KK: Nic Wassill, a student who had just graduated, wanted to learn Maya and had heard we were doing some previs with the software. One day, he brought a turntable rotation of his face, head, and shoulders that he’d done in ZBrush, the sculpting program. It looked so good that we took Danielle’s drawings - which we loved the aggressiveness of - and pasted them onto 3D forms. At one of the Skin for Skin screenings, fellow NFB animator Louise Johnson said a lot of people talk about taking illustration and making it into 3D, but in her opinion, we were one of the few to succeed. We were so excited and couldn’t have done it without our assistant art director and colorist Lyndon Navalta. With just 2D, we would’ve had to lock in the storyboards early on, and then 75% of our time - years of our time - would have been spent implementing the storyboards.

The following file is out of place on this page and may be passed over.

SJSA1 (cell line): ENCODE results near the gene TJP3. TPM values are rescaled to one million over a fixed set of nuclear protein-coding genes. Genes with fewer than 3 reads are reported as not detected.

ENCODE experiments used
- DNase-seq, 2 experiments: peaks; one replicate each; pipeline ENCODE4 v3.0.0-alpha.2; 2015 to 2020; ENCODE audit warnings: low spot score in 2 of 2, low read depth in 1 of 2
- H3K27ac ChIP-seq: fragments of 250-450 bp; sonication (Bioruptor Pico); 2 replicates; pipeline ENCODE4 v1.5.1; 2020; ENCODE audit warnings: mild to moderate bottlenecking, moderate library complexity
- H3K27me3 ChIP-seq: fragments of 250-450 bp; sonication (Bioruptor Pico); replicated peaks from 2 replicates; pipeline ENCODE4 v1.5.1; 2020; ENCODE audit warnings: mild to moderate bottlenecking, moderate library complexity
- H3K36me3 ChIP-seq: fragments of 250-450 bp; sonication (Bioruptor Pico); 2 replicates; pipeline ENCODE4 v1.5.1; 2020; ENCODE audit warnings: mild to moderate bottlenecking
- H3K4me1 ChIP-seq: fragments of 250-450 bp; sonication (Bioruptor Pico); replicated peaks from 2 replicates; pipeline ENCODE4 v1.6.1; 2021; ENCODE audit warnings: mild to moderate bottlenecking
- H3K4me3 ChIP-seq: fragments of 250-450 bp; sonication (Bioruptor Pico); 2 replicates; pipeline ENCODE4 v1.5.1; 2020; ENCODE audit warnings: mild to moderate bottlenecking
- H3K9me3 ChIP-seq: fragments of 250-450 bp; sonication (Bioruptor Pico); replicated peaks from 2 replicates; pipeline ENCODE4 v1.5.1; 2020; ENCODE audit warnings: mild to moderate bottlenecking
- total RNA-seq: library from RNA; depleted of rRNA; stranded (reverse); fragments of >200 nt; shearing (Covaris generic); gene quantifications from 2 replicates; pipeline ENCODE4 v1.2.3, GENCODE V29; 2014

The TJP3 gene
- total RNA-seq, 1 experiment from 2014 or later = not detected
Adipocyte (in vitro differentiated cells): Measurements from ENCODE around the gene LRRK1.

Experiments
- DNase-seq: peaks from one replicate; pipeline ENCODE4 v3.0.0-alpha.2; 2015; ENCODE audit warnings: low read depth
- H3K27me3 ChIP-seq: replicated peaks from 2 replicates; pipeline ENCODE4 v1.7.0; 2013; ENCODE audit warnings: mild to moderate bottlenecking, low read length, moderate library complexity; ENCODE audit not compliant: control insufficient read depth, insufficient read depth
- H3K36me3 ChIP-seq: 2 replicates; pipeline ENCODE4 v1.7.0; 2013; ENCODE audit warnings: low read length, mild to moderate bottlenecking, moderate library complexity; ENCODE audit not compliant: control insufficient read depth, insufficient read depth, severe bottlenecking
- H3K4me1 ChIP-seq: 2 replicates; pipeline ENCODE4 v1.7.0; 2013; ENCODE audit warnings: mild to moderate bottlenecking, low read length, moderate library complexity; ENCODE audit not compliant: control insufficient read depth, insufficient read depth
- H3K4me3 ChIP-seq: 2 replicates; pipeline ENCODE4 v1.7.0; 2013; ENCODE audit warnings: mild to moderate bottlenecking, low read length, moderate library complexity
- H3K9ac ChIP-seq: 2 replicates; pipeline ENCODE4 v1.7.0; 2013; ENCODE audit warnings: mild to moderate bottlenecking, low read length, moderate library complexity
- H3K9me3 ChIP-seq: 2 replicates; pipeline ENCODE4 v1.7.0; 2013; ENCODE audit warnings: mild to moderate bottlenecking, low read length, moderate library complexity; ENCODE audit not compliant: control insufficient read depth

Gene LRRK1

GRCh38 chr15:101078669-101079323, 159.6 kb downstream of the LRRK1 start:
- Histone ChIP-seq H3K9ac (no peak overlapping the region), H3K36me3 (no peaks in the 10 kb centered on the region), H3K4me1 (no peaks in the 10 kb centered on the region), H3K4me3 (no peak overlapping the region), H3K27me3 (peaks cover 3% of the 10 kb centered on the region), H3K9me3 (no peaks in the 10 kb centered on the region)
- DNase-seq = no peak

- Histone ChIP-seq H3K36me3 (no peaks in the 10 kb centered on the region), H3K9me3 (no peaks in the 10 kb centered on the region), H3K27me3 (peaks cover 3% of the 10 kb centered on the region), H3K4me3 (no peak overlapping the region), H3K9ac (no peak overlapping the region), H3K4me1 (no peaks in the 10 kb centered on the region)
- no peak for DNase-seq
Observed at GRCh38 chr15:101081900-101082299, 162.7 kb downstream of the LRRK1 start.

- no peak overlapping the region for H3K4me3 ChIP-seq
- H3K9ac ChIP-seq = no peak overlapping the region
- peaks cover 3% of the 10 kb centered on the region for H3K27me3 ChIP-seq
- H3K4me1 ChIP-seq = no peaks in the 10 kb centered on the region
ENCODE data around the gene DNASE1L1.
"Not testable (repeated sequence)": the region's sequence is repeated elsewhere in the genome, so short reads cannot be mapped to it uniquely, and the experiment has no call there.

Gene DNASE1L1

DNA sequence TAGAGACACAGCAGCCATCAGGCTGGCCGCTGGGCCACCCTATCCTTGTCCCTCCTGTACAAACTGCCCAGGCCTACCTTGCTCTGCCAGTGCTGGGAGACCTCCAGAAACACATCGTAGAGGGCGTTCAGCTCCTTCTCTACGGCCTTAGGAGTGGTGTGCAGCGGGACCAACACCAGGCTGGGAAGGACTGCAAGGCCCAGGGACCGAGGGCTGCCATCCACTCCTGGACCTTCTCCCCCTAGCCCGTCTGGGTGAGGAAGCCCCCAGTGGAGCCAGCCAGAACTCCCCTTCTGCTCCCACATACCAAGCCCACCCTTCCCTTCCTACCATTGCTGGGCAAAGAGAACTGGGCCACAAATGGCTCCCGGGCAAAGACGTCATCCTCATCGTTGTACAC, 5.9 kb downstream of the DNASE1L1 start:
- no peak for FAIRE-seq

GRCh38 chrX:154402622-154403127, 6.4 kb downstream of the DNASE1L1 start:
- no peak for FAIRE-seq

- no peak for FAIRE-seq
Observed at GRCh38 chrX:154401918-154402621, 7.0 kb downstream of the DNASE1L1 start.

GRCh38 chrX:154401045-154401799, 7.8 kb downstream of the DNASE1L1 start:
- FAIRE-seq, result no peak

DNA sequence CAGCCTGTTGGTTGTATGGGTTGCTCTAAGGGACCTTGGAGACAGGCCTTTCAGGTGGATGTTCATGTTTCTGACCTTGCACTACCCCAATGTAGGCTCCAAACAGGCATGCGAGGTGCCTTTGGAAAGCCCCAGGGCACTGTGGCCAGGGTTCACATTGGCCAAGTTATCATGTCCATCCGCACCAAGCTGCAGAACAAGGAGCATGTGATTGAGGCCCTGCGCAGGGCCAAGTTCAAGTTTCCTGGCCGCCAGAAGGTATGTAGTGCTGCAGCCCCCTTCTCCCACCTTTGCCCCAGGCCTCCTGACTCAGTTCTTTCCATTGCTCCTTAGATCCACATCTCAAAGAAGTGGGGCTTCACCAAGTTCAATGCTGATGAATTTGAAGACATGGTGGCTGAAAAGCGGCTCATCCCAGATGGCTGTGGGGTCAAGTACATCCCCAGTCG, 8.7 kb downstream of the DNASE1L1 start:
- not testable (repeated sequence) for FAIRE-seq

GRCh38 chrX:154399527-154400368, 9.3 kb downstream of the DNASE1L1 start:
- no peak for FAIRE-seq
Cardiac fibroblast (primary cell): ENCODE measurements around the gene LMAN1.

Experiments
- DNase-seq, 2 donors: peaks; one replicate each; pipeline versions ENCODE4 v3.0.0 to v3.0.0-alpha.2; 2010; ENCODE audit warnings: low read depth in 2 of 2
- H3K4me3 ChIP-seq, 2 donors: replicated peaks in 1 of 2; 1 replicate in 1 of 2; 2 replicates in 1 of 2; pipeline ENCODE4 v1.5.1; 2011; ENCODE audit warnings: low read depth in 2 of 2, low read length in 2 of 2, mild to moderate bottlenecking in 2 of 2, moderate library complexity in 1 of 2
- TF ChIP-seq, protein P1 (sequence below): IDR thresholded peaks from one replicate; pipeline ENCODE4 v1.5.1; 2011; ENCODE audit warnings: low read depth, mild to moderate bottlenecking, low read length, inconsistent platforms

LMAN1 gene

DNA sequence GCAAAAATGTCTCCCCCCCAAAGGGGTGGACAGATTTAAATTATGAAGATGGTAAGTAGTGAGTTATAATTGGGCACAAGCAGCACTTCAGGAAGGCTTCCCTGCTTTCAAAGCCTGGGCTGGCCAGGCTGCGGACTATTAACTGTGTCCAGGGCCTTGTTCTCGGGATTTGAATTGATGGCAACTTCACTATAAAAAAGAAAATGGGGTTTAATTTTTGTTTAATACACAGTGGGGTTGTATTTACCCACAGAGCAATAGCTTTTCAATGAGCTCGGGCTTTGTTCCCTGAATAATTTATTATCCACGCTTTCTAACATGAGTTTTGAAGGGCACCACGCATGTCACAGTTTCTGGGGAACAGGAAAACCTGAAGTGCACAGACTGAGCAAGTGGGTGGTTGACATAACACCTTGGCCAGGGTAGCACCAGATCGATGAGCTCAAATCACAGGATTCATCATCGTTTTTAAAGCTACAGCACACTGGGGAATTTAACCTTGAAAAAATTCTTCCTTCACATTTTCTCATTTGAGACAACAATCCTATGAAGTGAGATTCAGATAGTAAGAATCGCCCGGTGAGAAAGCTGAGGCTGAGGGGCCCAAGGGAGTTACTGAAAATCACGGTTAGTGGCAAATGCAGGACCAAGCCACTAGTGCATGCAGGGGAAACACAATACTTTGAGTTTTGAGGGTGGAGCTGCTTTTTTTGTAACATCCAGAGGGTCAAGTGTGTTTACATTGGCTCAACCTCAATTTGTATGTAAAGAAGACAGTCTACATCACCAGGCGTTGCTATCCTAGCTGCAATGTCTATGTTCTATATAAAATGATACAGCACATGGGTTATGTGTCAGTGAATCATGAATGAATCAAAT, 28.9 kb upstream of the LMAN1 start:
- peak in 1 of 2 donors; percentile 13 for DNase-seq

The Freedom to Push Boundaries
KK: Because of the 3D, we were able to approach this film more like live-action, in that we created more shots than we actually used. For example, I would quickly frame-grab shots in Maya -- I would stage something in Maya, and then I’d take a bunch of frames of a camera action or a character’s moving, and then we would look at those in a PDF and decide if it was worth pursuing it with Danielle and our lead animator William Dyer as a potential shot, or a scene in the film. I think that we did three times as much work as we used, in terms of story and visuals.
The Gang’s All Here
CB: One great piece of our story is we had 30 alumni work on the film with us. Our whole house except for one bedroom was our studio at one point.
KK: The staging of all these things was so much fun. We couldn’t have done that without Maya. Our film moves like a river; it flows. I’m very proud of that. Carol did the editing, and we got a flow going with the film -- we wouldn’t have been able to achieve that without having lots of extra footage that we could remove and add.